Can I be fired for going to the hospital?

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Can I be fired for going to the hospital?

I recently was fired for going inpatient due to several severe mental illnesses.
I let them know ahead of time I had to go, I did not say in detail why but I was becoming actively suicidal and had started self harming seriously. It took years for me to finally take the step to get help and I asked before hand what procedures I had to do for this case. I was told to have someone cover all my shifts and I dropped all my shifts. I am not sure if any one picked them up but the next morning I was actively planning suicide and was sent to the hospital and then straight to an inpatient facility.
I have documents saying I was there and emails asking what I need to do. I had no problems at work before hand and was told I had progressed alot but then all of a sudden they call me after I got out saying that I haven’t progressed and that they are letting me go. Even going as far to laugh off firing me during the holidays.
Staff at the hospital have said they cannot legally do that but I want to know, can they? And if not, what can I do? I am at a loss and feel so disrespected. Especially for something I cannot control.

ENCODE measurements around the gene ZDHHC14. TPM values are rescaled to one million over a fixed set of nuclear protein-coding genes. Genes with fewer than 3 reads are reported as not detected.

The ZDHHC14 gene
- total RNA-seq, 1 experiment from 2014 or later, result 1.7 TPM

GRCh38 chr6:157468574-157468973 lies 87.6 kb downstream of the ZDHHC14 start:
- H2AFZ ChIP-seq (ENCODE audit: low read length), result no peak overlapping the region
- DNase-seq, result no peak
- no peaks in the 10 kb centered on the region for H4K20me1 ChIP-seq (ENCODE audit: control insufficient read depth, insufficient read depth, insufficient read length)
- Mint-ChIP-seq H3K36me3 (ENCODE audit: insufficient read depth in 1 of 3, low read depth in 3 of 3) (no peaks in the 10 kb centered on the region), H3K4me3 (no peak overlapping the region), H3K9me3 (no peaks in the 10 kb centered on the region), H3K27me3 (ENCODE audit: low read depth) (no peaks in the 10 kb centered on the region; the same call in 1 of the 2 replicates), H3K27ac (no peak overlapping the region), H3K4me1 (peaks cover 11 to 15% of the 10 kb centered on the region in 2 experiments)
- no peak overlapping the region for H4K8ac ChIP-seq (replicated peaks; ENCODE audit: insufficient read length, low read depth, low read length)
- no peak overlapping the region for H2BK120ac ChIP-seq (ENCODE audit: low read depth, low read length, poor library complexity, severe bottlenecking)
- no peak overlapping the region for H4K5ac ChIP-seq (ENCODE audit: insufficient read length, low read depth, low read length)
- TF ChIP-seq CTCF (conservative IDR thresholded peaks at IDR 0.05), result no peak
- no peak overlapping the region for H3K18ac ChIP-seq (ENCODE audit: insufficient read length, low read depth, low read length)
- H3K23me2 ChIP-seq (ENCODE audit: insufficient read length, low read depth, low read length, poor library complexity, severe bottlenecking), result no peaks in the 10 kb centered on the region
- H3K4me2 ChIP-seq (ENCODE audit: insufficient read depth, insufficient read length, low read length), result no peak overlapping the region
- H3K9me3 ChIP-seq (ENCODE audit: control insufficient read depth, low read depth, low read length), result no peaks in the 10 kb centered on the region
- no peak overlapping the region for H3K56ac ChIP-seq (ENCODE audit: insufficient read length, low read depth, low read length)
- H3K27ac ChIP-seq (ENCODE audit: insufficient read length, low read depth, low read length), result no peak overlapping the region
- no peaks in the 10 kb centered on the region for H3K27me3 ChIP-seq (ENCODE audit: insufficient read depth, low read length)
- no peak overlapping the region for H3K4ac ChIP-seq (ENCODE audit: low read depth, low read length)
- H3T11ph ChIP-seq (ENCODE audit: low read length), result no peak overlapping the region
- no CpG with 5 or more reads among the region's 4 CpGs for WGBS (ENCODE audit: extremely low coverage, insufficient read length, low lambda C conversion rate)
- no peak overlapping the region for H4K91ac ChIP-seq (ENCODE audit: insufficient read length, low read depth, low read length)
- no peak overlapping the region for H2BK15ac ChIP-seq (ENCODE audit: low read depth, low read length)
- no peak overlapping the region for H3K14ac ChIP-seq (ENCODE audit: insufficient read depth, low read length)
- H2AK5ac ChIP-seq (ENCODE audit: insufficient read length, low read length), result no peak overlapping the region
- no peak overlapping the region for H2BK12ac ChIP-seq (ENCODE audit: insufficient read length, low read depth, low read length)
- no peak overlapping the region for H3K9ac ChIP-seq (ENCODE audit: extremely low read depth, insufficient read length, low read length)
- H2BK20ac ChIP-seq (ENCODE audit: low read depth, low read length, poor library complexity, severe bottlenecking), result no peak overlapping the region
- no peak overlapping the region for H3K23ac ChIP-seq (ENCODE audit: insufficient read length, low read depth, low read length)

Asked on December 31, 2016 under Employment Labor Law, Michigan

Answers:

M.D., Member, California and New York Bar / FreeAdvice Contributing Attorney

Answered 4 years ago | Contributor

If you did not use any time under the FMLA or any PTO (sick days, vacation, etc.) that you may have had, then you missed work unexcused and without coverage which is a violaion of stated company policy. Therefore, you could have been terminated (suspended or otherwise disciplined). In fact, an employee can be fired for any reason or no reason at all, with or without notice. What most workers do not realize is that is the majority of employment relationships are "at will", which means that a company can set the conditions of employment much as it sees fit. The exceptions being if theirr treatment violated the terms of any appplicable union agreement or employment contract, or constituted some form of legally actionable discrimination or retaliaition.

SJZ, Member, New York Bar / FreeAdvice Contributing Attorney

Answered 4 years ago | Contributor

Did you have and use sick days for the absence--based on what you write, it appears that you did not. If so, then if you missed work and dropped shifts without, as your employer requested, making sure someone else covered them, you could be terminated for absenteeism. Your medical or psychological issues are, to be blunt, *your* issues, not your employers: they do not give you the right to miss work unless 1) you used paid time off (e.g. sick days) you'd earned to cover your absence and/or 2) had employer approval to miss the time, which can be contingent on making sure your shifts were covered (and not simply "dropping" them). Based on what you write, this appears to have been legal.


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